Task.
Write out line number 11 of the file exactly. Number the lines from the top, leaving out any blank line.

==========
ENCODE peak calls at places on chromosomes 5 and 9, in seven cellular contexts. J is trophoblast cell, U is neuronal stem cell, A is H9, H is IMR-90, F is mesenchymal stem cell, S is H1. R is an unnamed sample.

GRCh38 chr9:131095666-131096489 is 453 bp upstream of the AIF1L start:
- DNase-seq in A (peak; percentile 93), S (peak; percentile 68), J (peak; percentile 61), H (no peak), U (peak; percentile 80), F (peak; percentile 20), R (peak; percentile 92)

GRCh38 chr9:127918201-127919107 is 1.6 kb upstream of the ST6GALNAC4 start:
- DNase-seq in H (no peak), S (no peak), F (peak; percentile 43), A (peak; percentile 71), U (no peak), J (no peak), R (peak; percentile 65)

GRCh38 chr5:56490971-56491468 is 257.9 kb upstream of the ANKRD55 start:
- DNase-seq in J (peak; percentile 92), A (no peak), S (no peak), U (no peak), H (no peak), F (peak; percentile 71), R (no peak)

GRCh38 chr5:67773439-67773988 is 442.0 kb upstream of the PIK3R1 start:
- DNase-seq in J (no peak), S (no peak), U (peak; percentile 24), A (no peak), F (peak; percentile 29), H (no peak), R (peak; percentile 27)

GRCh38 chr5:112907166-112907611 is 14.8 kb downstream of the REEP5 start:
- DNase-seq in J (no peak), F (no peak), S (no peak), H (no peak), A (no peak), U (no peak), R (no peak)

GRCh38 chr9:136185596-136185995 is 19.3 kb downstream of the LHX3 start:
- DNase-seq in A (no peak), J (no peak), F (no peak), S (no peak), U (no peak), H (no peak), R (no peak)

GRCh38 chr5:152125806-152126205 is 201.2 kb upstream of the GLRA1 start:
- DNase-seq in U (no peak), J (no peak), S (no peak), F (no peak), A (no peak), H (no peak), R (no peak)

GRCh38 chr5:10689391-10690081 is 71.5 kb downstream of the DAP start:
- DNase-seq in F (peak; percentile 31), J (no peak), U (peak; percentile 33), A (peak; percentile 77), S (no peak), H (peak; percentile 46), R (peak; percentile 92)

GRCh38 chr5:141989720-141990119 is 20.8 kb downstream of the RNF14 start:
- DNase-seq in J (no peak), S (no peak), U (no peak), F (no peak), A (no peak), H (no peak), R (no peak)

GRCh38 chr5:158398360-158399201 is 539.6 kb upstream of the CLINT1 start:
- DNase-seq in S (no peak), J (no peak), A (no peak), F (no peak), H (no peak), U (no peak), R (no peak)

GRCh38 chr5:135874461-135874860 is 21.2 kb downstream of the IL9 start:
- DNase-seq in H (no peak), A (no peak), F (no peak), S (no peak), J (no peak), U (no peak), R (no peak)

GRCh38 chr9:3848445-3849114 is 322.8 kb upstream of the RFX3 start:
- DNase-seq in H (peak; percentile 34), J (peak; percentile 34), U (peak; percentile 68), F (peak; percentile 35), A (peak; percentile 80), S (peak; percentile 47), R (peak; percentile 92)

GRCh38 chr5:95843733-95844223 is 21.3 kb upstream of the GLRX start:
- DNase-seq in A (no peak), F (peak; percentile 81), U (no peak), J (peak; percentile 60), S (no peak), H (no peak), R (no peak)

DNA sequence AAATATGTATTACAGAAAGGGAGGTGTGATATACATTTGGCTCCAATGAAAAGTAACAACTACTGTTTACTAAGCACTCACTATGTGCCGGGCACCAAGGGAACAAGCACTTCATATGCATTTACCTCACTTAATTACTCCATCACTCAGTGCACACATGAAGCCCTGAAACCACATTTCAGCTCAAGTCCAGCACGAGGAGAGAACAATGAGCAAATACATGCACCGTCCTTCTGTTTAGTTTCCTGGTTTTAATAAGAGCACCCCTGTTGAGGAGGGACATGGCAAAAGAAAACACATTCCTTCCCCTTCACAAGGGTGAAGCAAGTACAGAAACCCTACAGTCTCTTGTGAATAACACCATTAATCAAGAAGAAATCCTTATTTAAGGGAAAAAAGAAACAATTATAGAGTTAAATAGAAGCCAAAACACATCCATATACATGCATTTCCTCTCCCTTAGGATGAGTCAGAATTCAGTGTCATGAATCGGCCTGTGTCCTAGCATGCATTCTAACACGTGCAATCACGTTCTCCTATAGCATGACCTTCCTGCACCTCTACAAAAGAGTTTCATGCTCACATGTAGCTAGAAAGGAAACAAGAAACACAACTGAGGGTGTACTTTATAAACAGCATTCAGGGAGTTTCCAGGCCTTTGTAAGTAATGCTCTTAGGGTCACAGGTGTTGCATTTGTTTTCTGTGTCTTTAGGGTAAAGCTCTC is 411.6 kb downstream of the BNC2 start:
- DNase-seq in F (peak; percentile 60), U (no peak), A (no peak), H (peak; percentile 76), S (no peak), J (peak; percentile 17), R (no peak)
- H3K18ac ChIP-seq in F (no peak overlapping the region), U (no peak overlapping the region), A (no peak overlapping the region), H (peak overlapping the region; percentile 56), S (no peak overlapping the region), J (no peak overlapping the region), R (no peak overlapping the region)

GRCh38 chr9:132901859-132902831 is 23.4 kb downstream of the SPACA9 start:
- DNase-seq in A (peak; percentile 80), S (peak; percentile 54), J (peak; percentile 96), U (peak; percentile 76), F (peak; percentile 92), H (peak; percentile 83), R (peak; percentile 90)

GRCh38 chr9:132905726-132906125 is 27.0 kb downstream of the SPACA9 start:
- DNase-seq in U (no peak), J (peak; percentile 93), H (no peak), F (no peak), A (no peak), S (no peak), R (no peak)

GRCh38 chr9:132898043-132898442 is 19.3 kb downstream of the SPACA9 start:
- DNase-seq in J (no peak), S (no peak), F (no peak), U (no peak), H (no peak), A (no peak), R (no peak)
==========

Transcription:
- DNase-seq in J (no peak), F (no peak), S (no peak), H (no peak), A (no peak), U (no peak), R (no peak)